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Oil workers strike since 1980 enters second day

The strike by oil workers at plants accounting for 10 per cent of US refining capacity entered a second day Monday in the biggest walkout since 1980. Crude futures gained.

[SAN FRANCISCO] The strike by oil workers at plants accounting for 10 per cent of US refining capacity entered a second day Monday in the biggest walkout since 1980. Crude futures gained.

The United Steelworkers union that represents employees at more than 200 refineries, terminals, pipelines and chemical plants stopped work Sunday at nine sites after failing to agree on a renewed labor contract. The union rejected five offers made by Royal Dutch Shell Plc on behalf of companies including Exxon Mobil Corp and Chevron Corp since talks began Jan 21.

The USW hasn't called a strike nationally since 1980, when a stoppage lasted three months. While only one of the nine plants has curbed production amid the stoppage, a full walkout of USW workers would threaten to disrupt as much as 64 per cent of US fuel output. Shell and union officials began negotiations amid the biggest collapse in oil prices since 2008.

"If the strike escalates, that would be detrimental to the oil price," David Lennox, a resource analyst at Fat Prophets in Sydney, said by phone. "It will put high US production out on the market and there is nowhere for it to go."

US benchmark West Texas Intermediate oil added 43 cents, or 0.9 per cent, to US$48.67 a barrel in electronic trading on the New York Mercantile Exchange as of 7:58am local time, erasing an earlier decline. It jumped 8.3 per cent on Friday, the most since June 2012. Gasoline for March delivery added 3.1 per cent to US$1.5253 a gallon and the diesel contract for the same month gained 1.3 per cent to US$1.7222.

The refineries on strike can produce 1.82 million barrels of fuel a day, data compiled by Bloomberg show. They span the US, from Tesoro Corp's plants in Martinez, California; Carson, California; and Anacortes, Washington, to Marathon Petroleum Corp's Catlettsburg complex in Kentucky to three sites in Texas, according to the USW's statement.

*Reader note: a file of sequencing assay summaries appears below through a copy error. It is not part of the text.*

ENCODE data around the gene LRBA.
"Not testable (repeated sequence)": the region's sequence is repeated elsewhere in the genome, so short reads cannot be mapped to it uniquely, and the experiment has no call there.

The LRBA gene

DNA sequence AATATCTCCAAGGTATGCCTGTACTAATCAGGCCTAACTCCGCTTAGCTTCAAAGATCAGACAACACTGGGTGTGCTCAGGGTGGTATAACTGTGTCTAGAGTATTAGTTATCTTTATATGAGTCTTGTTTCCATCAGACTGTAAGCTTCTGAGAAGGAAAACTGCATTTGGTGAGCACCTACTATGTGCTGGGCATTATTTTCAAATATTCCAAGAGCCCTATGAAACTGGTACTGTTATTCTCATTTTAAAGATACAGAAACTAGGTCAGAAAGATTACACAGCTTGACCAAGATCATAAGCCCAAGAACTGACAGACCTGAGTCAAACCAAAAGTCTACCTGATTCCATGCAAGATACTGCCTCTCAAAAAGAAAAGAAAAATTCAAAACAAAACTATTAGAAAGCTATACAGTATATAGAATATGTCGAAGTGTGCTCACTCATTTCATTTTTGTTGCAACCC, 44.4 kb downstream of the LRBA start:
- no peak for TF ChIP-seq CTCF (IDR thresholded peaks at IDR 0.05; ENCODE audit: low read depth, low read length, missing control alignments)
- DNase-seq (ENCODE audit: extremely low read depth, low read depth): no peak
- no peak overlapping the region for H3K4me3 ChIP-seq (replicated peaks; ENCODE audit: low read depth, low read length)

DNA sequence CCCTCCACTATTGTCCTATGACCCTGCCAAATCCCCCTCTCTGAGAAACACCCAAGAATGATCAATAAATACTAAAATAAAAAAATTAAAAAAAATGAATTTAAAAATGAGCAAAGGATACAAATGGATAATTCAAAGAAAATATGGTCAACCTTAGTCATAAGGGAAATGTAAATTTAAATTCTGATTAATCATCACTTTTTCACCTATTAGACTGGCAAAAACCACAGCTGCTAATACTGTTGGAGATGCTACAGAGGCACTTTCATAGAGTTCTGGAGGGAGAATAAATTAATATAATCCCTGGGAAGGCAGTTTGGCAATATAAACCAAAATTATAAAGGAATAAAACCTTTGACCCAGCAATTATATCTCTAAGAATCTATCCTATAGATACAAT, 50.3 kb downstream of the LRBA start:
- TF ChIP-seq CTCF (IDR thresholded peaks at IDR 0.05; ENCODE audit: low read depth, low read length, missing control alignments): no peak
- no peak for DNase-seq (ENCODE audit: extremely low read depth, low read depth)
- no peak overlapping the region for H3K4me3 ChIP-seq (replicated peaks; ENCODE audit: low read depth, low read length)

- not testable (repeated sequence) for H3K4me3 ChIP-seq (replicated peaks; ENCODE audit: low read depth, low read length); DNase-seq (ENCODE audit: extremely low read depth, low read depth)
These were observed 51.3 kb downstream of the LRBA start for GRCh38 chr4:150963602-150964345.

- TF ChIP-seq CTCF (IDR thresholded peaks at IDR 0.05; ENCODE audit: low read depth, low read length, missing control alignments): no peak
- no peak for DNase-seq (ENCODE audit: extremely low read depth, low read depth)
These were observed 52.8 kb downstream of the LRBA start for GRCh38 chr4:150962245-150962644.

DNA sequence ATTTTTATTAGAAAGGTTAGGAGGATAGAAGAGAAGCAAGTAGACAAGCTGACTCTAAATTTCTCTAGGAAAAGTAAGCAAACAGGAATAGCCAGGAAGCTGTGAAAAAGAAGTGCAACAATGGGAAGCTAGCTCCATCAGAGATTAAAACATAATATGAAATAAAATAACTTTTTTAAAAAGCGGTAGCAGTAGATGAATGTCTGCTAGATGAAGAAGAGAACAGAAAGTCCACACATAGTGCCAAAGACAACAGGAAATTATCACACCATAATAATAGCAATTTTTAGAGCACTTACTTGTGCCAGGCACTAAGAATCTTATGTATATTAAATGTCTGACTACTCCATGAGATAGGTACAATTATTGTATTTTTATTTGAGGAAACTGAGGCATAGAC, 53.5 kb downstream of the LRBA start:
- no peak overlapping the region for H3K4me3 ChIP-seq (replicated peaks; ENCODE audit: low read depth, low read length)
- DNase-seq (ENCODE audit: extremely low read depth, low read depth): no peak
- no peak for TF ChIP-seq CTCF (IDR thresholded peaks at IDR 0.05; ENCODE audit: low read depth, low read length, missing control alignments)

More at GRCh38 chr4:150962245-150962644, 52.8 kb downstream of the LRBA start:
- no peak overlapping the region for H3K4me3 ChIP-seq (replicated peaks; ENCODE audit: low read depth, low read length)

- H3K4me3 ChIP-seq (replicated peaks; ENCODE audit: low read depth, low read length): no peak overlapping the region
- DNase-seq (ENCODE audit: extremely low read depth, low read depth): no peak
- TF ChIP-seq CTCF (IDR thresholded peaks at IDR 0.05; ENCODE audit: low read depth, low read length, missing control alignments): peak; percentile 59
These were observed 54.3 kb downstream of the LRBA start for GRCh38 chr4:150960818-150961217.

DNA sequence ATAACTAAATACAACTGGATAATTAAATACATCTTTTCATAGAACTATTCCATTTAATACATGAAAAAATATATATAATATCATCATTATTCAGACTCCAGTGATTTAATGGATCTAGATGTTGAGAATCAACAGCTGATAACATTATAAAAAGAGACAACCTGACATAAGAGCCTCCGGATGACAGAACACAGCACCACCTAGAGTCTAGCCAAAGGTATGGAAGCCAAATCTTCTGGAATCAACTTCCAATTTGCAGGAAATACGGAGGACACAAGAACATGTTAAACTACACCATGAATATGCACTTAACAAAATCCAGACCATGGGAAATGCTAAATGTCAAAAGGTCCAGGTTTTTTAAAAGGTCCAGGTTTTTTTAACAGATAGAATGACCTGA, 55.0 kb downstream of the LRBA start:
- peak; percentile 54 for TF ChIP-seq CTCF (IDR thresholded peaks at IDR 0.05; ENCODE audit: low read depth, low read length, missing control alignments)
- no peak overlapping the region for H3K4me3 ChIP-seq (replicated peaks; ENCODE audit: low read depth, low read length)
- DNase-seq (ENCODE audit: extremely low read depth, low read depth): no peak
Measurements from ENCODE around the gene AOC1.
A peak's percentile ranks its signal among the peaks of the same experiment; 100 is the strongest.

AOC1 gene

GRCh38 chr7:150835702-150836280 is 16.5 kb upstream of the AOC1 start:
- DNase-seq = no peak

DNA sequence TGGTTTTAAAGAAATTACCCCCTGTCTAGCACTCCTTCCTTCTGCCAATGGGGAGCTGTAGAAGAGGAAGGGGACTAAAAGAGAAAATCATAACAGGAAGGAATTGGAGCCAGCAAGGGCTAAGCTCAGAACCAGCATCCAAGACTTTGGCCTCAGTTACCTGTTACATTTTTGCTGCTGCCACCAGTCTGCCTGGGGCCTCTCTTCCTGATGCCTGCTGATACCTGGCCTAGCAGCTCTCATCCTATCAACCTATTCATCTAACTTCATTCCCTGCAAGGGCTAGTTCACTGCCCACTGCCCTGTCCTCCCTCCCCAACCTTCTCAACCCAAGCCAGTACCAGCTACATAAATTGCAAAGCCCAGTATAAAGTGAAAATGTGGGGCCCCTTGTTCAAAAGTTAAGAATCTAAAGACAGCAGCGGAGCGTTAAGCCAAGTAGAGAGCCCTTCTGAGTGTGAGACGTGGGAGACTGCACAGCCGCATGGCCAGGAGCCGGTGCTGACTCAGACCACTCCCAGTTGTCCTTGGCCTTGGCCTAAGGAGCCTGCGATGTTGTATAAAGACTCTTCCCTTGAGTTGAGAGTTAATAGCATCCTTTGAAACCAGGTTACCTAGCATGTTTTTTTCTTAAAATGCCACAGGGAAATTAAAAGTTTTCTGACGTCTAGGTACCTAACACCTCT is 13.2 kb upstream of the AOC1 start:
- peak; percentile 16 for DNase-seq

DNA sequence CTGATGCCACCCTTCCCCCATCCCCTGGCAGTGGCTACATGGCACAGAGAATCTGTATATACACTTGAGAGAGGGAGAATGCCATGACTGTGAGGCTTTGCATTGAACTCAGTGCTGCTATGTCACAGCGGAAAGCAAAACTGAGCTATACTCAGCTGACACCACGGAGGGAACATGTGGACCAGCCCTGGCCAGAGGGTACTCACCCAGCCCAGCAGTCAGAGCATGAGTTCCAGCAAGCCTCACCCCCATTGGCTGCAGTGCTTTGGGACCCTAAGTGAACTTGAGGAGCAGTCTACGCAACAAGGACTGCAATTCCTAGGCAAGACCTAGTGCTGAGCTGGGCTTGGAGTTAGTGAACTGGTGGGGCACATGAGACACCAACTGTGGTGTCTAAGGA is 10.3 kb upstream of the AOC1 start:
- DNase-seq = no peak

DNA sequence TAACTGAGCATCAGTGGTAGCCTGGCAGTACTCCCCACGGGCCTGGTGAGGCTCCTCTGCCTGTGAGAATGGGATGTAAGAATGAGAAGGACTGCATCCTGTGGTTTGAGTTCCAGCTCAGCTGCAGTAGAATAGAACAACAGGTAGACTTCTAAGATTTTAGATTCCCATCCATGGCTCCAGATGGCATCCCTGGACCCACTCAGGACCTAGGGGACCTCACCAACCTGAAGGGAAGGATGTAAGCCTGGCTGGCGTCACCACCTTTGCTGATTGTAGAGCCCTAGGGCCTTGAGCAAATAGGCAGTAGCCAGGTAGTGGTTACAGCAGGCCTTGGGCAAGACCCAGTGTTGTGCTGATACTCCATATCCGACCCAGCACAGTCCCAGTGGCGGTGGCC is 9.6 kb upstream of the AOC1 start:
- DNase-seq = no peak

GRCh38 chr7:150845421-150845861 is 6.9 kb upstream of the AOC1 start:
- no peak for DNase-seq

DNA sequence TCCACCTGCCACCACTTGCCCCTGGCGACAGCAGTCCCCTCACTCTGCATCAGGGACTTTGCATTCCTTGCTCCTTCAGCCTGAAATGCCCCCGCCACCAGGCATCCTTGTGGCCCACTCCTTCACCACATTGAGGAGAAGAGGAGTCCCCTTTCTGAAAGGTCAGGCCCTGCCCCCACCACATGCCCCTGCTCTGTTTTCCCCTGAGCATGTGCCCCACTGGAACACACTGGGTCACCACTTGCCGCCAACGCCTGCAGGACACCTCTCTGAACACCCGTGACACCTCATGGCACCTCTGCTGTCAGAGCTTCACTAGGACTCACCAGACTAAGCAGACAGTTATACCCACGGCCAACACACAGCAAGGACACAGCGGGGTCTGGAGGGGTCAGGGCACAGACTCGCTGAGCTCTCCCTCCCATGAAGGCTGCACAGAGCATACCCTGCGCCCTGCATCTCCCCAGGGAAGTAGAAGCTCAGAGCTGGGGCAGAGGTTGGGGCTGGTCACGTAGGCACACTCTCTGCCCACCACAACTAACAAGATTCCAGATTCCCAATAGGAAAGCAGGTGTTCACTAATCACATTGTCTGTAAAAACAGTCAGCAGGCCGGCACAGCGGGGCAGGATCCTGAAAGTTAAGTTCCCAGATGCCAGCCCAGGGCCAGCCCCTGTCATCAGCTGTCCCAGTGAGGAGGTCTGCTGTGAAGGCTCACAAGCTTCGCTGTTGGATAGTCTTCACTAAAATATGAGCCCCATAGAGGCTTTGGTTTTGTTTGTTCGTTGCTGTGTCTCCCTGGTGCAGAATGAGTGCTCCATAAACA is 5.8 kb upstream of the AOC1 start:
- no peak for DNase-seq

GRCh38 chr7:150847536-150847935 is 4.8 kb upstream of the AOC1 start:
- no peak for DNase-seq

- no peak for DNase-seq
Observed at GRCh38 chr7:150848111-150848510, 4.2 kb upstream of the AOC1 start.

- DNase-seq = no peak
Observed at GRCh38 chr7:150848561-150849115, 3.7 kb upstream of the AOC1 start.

In Texas, Shell's Deer Park complex, Marathon's Galveston Bay plant and LyondellBasell Industries NV's Houston facility are affected, according to the union. LyondellBasell activated its work-continuation plan, according to spokesman George Smalley on Sunday.

Tesoro will shut down remaining process units at its Martinez, California, refinery in the next 24 hours, Destin Singleton, a company spokeswoman, said in an e-mailed statement. The 166,000 barrel-a-day facility already had about half its processing capacity offline for planned maintenance, according to Singleton.

More refineries are standing by to join the sites on strike, according to two people familiar with the plan who asked not to be identified because the information isn't public.

Pay Increases Shell remained "committed to resolving our differences with USW at the negotiating table and hope to resume negotiations as early as possible," Ray Fisher, a spokesman for The Hague, Netherlands-based company, said by e-mail on Saturday.

The USW asked employers for "substantial" pay increases, stronger rules to prevent fatigue and measures to keep union workers rather than contract employees on the job, Gary Beevers, the USW international vice president who manages the union's oil sector, said in an interview in Pittsburgh in October.

Brandon Daniels, a spokesman for Marathon, confirmed work stoppages at its Catlettsburg refinery and Galveston Bay plant. The walkout also includes the company's Houston Green cogeneration plant in Texas and Shell's Deer Park chemical plant.

Tesoro received a strike notification from its Mandan, North Dakota, refinery, in addition to plants in Martinez, California, Carson, California and Anacortes, Washington, said Singleton on Sunday.

A notice allows workers to prepare for a walkout and doesn't necessarily mean a strike will occur, according to the union. The remaining USW-represented sites are operating under rolling, 24-hour contract extensions, the USW said.

Gasoline in New York was at a premium of US$15.55 a barrel to crude at Cushing, Oklahoma, the delivery point for WTI contracts. That's the highest profit from making the motor fuel since September.

"There will be a knee-jerk reaction in gasoline and diesel prices because we don't know how long this is going to be or how extended it might be," Carl Larry, Houston-based director of oil and gas at Frost & Sullivan, said by phone Sunday.

All of BP Plc's facilities with USW-represented workforces are now operating under rolling 24-hour extensions, Scott Dean, a spokesman for the London-based company. Shell activated a contingency plan to continue operations at the Deer Park refinery, Fisher said on Saturday.

Refiners' shares on the Standard & Poor's 500 have more than doubled since the beginning of 2012, when the steelworkers last negotiated an agreement. US fuel producers have been cashing in on the biggest-ever domestic oil boom, which has helped drive oil prices almost 50 per cent lower in 2014.